Winston oversees a troop of seven gorillas—three adult females, two young females, and two adolescent males.

Looking Closely

The Safari Park’s gorilla team’s attention to detail goes beyond what each ape likes or doesn’t like. They observe each troop member carefully on a daily basis. While animals typically hide symptoms of illness, the keepers are so in tune with the gorillas that they can spot when something seems “off.”

In April 2017, keepers noticed Winston appeared a bit lethargic and was not eating or drinking. “If they don’t drink, they dehydrate quickly,” Peggy said. Blood tests and a physical exam were performed under brief anesthesia in the gorilla bedrooms, but nothing rang an alarm. “We were able to give him fluids, and he bounced right back,” Peggy explained. However, six months later, the symptoms returned, with vomiting added to the list of concerns. Since any of these symptoms can be associated with heart problems—and cardiovascular disease is the most common cause of death for great apes in zoos—the decision was made to transport Winston to the Paul Harter Veterinary Medical Center for an in-depth exam.

Among gorillas, a fixed stare is an assertion of power. Winston watches everything that goes on in the troop, and can bring the rambunctious young males back into line with just a look.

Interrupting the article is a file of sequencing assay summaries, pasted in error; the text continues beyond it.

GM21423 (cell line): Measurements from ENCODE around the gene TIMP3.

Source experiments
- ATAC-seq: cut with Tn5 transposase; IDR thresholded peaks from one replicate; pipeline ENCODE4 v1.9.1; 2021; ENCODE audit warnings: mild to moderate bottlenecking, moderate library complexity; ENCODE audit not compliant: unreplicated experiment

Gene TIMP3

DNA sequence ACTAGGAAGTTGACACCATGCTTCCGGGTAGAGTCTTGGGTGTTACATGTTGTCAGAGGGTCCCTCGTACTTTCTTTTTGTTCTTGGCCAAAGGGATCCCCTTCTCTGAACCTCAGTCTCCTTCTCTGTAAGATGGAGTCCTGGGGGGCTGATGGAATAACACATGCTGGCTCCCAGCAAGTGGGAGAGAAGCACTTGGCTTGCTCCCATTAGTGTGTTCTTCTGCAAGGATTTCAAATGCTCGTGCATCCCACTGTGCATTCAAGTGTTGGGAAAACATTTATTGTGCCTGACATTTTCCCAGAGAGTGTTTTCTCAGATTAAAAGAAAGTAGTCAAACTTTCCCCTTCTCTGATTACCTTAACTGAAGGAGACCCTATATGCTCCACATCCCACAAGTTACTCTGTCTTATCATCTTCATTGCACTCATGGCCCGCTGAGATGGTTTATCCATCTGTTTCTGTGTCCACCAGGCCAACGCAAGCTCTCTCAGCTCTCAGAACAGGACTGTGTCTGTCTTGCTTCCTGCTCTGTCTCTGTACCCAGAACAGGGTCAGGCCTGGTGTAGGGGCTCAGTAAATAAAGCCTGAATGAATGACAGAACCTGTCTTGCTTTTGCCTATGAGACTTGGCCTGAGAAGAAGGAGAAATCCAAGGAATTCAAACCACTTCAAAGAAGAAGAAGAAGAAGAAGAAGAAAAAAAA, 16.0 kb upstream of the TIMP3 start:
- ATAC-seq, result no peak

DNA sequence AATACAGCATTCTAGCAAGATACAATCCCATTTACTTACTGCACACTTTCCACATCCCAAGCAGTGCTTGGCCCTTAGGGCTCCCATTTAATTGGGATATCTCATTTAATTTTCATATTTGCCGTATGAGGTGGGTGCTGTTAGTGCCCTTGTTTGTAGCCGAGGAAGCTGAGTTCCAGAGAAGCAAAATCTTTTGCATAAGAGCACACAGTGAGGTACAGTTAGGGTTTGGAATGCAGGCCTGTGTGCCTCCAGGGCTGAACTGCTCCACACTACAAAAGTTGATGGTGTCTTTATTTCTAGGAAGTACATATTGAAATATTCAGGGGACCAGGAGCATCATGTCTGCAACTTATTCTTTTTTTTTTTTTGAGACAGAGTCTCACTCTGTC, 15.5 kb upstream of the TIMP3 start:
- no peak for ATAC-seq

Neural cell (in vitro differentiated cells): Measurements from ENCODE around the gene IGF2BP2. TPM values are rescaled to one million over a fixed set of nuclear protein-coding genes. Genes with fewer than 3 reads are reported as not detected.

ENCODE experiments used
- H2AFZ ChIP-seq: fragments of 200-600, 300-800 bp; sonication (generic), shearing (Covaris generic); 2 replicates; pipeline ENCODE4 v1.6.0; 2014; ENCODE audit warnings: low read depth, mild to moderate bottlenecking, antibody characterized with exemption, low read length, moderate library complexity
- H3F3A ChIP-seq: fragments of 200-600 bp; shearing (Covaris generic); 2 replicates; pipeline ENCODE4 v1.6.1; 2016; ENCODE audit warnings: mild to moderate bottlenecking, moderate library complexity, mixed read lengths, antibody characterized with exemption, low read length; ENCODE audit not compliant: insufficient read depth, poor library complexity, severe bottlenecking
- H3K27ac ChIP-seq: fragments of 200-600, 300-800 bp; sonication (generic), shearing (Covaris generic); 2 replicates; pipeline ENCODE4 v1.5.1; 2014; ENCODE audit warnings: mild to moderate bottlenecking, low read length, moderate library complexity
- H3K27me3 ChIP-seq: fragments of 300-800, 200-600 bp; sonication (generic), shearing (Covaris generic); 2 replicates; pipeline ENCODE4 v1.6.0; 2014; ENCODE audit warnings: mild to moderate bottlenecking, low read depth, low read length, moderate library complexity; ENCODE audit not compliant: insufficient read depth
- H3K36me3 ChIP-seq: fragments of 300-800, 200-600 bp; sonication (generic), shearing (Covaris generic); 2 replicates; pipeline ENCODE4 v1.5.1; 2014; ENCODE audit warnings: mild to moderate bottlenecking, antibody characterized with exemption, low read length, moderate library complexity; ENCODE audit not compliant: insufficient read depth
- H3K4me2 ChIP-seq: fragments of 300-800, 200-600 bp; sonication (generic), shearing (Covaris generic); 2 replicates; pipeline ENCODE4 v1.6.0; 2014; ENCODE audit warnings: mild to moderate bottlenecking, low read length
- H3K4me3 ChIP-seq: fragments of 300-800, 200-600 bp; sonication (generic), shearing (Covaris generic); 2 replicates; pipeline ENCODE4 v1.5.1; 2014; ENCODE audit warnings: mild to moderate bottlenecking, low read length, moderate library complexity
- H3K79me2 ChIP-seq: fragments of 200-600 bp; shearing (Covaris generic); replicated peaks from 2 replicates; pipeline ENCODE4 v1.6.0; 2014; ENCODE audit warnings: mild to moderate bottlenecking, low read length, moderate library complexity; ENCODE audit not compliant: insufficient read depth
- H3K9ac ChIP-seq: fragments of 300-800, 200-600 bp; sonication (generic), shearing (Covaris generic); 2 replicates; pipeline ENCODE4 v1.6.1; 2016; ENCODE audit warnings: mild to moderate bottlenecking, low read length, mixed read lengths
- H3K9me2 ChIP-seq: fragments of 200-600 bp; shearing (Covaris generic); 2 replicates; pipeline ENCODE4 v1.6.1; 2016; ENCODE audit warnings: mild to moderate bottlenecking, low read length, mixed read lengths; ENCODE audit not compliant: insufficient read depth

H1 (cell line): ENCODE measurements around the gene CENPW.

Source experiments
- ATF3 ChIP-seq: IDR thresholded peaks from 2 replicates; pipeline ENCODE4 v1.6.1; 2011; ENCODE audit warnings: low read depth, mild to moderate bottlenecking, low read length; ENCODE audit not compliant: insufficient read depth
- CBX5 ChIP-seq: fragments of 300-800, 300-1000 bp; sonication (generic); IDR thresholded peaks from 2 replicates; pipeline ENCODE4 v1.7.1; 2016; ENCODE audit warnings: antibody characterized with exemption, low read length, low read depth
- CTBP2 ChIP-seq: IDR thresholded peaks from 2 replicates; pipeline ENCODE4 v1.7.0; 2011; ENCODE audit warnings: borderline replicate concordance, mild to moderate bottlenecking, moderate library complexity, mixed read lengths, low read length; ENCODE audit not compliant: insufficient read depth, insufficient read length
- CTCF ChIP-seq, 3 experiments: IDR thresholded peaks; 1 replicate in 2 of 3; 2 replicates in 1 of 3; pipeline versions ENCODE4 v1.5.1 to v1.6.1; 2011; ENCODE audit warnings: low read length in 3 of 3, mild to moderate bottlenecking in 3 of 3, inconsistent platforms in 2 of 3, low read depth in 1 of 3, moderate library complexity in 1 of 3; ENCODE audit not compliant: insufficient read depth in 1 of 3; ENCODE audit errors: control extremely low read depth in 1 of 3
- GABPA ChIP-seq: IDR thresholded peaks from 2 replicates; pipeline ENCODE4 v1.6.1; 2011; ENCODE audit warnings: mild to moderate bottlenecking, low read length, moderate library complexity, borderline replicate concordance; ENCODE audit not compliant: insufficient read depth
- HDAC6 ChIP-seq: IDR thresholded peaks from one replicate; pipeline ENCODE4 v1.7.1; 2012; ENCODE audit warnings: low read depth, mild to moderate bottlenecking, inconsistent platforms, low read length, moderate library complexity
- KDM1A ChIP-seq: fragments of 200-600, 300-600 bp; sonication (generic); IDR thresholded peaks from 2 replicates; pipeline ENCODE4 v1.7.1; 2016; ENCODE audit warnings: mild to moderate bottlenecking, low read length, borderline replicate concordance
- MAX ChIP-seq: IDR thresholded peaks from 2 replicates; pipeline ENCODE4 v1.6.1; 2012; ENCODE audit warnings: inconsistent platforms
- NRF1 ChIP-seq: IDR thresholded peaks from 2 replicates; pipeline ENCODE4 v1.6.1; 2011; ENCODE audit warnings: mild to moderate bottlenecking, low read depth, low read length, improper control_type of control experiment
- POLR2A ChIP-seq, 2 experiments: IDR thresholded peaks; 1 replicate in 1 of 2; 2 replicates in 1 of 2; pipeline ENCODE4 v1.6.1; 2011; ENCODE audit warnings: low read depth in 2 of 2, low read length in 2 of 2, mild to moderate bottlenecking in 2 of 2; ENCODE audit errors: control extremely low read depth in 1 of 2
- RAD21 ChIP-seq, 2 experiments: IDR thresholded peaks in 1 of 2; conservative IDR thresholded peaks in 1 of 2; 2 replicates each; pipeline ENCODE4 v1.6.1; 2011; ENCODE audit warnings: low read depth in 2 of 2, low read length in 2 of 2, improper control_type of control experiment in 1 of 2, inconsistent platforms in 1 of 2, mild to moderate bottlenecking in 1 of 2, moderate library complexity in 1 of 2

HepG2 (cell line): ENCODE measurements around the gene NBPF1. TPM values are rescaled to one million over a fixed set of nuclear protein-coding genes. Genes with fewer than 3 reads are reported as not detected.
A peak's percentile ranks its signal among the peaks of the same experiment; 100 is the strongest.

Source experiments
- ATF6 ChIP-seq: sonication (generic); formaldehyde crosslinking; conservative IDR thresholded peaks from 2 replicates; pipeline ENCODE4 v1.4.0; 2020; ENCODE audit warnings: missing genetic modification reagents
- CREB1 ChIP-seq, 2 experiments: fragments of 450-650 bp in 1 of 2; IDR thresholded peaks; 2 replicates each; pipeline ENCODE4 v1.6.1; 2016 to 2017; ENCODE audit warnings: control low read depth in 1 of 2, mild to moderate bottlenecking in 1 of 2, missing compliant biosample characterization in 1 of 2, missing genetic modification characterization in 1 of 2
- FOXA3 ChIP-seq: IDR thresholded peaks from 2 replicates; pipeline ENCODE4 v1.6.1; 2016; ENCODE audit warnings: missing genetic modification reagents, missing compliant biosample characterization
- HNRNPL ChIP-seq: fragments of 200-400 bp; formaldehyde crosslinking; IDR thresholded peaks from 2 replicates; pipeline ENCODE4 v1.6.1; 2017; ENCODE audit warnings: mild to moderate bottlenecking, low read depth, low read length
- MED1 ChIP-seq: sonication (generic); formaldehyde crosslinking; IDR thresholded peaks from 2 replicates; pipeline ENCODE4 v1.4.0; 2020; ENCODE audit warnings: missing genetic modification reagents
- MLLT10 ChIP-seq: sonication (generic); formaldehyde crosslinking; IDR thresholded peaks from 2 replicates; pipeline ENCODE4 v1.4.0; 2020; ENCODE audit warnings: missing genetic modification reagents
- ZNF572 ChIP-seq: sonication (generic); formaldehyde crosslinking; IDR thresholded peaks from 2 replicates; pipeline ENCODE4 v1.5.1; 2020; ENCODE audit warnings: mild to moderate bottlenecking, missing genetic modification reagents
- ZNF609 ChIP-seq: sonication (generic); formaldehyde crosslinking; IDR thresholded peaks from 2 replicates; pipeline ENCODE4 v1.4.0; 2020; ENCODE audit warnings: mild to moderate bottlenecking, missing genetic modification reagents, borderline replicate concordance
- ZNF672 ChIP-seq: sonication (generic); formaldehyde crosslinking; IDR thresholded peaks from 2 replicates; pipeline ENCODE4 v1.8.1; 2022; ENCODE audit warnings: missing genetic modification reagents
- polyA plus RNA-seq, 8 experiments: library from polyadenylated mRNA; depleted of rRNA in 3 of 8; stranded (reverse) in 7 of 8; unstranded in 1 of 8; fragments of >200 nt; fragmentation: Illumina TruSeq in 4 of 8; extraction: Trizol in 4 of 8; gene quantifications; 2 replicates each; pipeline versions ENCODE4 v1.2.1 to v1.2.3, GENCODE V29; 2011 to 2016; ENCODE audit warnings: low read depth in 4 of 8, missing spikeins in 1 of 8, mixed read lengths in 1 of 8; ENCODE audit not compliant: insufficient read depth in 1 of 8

“There were a lot of logistics involved,” said Lauren Howard, DVM, associate director of veterinary services for the Safari Park. “We were trying to get a number of things done in a short amount of time [Winston was only under anesthesia for around 90 minutes], so we gathered a remarkable group.” This A-team included experts who usually treat humans: two human cardiologists, as well as a team of three human anesthesiologists to assist our veterinarians with Winston’s anesthesia. While the heart specialists (including two veterinary cardiologists) performed an electrocardiogram and echocardiogram, a veterinary radiologist scanned Winston’s kidneys and liver. The big guy received a dental exam, and multiple radiographs (also called x-rays) were taken as Park veterinarians gave Winston a full examination.

Winston has sired nine offspring including Leslie—born in 2016 to Kokomo. At age 46, Winston is one of the oldest breeding gorillas in managed care.

Findings and the Future

The exam provided some good news: “Generally speaking, he’s a pretty healthy guy,” Lauren said. “He does have some arthritis in his left shoulder, for which he receives physical therapy; and although we didn’t find a giant smoking gun [no evidence of heart attack or stroke], there are indications that his heart is not functioning completely normally.”

Doctors will now review their findings to determine the root cause of his symptoms—for example, heart disease, a common condition seen in adult gorillas. In addition, the data on Winston’s heart has been shared with the Great Ape Heart Project (GAHP), a group of subject matter experts working on understanding and treating cardiac disease in apes. “Most of the time in gorillas, as they grow older, the heart becomes fibrotic and can’t contract as well,” Lauren explained. “The GAHP will compare Winston’s results, see where they fall in line with the existing information, and may make some recommendations for enhancing his care.”

Since his checkup in October, Winston has had no other “off” episodes, and he continues to watch over his group. Peggy, who has watched him grow and mature through the years, has only admiration for him. “Winston has matured into a wonderful silverback,” Peggy said. “He’s the perfect leader for this troop.”